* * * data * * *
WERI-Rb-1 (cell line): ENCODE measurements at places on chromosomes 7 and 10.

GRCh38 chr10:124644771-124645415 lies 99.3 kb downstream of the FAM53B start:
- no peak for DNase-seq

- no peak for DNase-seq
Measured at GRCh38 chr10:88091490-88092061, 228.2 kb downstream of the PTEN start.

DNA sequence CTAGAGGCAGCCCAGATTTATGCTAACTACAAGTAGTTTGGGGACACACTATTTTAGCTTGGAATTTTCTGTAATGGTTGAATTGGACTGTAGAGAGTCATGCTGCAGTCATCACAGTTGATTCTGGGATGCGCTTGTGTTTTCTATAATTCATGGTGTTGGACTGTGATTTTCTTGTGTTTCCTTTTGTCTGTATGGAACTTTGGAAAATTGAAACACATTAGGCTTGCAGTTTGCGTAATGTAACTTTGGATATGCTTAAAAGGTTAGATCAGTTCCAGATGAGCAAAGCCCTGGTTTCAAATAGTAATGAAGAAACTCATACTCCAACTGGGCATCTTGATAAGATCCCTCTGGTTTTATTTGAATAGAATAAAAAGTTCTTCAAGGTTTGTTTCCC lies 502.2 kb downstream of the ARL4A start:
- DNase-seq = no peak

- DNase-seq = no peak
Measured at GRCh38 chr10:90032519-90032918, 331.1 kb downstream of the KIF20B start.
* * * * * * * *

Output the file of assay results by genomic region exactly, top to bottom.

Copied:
WERI-Rb-1 (cell line): ENCODE measurements at places on chromosomes 7 and 10.

GRCh38 chr10:124644771-124645415 lies 99.3 kb downstream of the FAM53B start:
- no peak for DNase-seq

- no peak for DNase-seq
Measured at GRCh38 chr10:88091490-88092061, 228.2 kb downstream of the PTEN start.

DNA sequence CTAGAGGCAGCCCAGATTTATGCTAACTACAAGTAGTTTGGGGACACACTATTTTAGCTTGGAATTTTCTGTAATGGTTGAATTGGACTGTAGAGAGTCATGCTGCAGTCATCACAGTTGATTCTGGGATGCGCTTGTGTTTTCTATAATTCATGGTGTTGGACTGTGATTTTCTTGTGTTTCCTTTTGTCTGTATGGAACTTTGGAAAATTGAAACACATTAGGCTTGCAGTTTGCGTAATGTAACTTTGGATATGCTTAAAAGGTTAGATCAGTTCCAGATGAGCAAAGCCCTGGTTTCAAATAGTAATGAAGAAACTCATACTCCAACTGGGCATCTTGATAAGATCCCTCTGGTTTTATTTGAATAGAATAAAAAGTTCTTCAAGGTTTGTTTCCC lies 502.2 kb downstream of the ARL4A start:
- DNase-seq = no peak

- DNase-seq = no peak
Measured at GRCh38 chr10:90032519-90032918, 331.1 kb downstream of the KIF20B start.